Day of the Dead: a tradition of art and memory

By Lulu Orozco
The Guardsman 

Paul E. Zinser stands with the alter "Mi Reyna en el Cielo" that he and John Skwoit created, at the Mission Cultural Center on Oct. 26, 2011. EZRA EKMAN / THE GUARDSMAN

The Mission Cultural Center is hosting a gala reception on Nov. 2 for “Death in Parallel/Muerte Paralela,” a Day of the Dead exhibit which runs through Nov. 4. On display are decorative altars, ranging from the traditional to the experimental, dedicated to friends and family members that have passed away.

The Day of the Dead, or Dia de los Muertos in Spanish, is a celebration where family, friends and communities come together to pray and remember the dead.

Mission Cultural Assistant Nicole Crescenzi said, “I’m thrilled to be a part of this exhibit, the energy that each artist puts into their work is so rich, I recognize the value of folk art and I see its relevance more than ever.”

Altars are beautifully arranged with “ofrendas” or offerings, such as sugar skulls, orange marigolds, candles, water and food then placed in homes, community centers and parks.

It is believed that the spirits return for the marigold scent, and the aroma of the foods that are offered to them on the alter.

The spirits take their offerings on Nov. 2, which is the official Dia de los Muertos, and after the spirits have departed the living consume the food and share it with their friends and family.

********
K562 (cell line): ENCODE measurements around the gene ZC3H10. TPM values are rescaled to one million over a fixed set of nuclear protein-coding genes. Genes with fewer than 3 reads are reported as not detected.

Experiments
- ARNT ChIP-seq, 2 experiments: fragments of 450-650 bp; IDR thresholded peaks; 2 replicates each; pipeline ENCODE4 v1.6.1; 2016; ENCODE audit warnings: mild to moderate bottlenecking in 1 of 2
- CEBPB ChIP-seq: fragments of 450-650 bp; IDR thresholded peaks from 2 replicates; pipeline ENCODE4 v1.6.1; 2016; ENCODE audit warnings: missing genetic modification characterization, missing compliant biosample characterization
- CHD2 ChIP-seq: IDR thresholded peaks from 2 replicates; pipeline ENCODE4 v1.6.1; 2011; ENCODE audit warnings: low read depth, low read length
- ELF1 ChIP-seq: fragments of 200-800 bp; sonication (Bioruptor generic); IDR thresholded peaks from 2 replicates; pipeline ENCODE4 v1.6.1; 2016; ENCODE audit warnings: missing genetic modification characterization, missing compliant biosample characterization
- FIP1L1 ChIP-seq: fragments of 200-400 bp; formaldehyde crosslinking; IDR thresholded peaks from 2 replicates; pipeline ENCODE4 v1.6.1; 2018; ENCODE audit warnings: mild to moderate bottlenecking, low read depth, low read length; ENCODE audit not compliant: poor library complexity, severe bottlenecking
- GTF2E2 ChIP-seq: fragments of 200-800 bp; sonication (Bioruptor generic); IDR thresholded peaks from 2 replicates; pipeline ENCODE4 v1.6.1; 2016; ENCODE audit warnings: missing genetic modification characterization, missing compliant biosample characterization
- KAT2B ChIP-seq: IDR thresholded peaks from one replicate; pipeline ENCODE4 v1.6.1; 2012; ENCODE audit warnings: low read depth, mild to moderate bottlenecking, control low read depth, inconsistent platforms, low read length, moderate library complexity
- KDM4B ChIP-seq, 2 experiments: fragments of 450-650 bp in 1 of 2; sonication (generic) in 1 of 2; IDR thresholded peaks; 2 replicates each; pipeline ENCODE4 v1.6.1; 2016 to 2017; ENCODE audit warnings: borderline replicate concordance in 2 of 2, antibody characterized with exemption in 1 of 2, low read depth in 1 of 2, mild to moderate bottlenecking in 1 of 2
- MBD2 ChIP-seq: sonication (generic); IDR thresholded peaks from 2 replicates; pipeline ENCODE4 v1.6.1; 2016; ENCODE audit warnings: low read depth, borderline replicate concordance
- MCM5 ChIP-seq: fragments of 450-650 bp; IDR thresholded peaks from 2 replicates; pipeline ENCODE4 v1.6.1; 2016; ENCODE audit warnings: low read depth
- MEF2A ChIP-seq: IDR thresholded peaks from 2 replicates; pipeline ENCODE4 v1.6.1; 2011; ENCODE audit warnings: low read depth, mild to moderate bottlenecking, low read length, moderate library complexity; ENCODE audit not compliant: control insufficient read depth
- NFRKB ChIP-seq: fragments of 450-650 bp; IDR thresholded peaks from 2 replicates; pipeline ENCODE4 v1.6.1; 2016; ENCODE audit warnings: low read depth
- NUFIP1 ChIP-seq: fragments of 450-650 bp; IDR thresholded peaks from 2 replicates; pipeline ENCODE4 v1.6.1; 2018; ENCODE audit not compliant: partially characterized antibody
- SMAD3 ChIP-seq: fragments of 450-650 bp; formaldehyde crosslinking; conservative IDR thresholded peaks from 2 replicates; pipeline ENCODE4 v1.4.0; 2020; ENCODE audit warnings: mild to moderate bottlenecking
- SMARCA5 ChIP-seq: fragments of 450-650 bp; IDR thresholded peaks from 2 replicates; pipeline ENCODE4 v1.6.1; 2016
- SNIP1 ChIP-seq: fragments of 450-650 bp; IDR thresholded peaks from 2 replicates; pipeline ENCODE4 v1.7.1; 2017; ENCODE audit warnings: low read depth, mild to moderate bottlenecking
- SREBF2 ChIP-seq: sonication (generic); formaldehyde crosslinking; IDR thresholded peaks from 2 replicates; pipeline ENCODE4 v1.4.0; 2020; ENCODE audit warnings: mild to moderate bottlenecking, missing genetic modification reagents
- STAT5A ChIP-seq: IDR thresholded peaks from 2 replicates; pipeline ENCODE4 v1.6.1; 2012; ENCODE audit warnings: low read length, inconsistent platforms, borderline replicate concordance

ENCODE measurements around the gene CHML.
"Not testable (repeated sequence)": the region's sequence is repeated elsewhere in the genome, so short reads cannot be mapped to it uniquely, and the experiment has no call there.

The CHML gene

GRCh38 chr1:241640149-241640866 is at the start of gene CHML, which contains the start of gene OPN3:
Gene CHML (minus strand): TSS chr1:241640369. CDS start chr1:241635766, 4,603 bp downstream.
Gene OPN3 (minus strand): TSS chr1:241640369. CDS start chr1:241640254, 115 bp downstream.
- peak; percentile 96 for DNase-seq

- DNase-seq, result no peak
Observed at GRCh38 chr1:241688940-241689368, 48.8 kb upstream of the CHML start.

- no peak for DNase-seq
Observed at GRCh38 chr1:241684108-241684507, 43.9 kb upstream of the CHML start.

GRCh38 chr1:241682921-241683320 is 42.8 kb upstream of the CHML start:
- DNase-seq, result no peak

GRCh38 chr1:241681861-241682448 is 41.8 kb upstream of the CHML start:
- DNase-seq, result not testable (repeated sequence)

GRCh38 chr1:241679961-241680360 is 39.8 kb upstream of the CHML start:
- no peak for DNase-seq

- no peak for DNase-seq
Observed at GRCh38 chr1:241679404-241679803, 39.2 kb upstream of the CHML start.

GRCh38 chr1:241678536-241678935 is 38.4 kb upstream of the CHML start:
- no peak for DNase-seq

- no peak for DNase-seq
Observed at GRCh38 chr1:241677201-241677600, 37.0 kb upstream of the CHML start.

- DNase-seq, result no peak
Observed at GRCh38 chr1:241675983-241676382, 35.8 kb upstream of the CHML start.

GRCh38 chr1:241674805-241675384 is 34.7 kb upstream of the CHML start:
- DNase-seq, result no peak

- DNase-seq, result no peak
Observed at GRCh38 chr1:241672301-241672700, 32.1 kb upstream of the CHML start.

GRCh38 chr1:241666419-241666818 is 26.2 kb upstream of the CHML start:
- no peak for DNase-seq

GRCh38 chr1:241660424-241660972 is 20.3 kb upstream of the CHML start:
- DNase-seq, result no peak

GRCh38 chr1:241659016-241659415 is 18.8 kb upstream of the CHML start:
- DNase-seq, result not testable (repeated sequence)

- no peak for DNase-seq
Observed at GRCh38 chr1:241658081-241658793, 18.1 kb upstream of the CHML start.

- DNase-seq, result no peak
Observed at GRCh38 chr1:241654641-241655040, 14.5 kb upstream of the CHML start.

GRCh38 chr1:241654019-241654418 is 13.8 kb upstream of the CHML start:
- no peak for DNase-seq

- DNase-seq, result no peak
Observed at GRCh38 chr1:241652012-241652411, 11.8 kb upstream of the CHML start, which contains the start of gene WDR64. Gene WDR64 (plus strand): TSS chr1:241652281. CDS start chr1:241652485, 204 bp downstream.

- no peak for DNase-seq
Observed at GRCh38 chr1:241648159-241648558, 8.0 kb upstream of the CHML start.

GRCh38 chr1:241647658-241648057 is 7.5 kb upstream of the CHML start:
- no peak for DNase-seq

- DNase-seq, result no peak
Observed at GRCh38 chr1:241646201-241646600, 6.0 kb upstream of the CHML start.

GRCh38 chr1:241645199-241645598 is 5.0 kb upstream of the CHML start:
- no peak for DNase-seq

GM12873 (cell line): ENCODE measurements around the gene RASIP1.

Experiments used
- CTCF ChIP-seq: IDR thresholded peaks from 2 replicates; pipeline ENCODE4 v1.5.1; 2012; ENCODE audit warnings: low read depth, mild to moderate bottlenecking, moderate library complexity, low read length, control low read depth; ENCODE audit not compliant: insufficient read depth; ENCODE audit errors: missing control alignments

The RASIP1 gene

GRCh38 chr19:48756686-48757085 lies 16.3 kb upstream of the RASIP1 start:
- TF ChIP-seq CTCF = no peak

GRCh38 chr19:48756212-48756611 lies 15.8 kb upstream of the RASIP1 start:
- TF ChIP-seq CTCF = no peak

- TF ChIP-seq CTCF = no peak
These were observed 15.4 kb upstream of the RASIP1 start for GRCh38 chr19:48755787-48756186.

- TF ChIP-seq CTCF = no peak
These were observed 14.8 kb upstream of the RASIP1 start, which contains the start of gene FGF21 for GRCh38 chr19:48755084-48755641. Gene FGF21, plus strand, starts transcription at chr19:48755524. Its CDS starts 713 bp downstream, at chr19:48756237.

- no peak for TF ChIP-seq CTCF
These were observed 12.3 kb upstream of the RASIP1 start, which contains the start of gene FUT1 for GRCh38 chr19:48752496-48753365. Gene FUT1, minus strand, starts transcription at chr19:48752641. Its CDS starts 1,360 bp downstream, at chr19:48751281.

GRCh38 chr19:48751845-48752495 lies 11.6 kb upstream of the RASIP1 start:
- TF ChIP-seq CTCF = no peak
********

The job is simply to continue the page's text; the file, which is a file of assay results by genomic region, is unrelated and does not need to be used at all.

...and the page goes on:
“Day of the Dead doesn’t only belong to Mexicans, it belongs to the community because we all mourn” said Chico Garza, a Mission Cultural Center tour guide.

“I’ve been working diligently from design to product and concept for two months,” said Paul Zinser, whose altar is dedicated to his mother Nellie Marie Friedman Peterson.

The base of the alter is usually created with stacked tiers making the elements of the altar easier to display. Generally, an altar should have an arch that represents the passage between life and death. All of the offerings on the alter should reflect what the dead enjoyed in the physical world.

“I kept to tradition with a three-tier altar,” said Zinser. “Everything in this altar has a symbolism of love, and attachment towards my mother.”

“This is a healing process for me,” said Zinser. “I sketched this idea for my mother’s alter a lot; I sketched it so much that I made a watercolor painting of it.”

“The skulls go in the middle tier always, the middle skull always has to represent the dead person, the rest can be significant things that the dead person liked,” said Zinser.

In some cases public altars are made and exhibited in galleries, parks and festivals. Most public altars allow you to leave offerings in remembrance of a loved one.

The Mission Cultural Center hosts a public party Dia de los Muertos Gala Reception on Nov. 2 with special hours from 6:30 to 11p.m.
$5 Admission, advance tickets available via Paypal

Alters exhibit is open during regular center hours until Nov. 5.

The Guardsman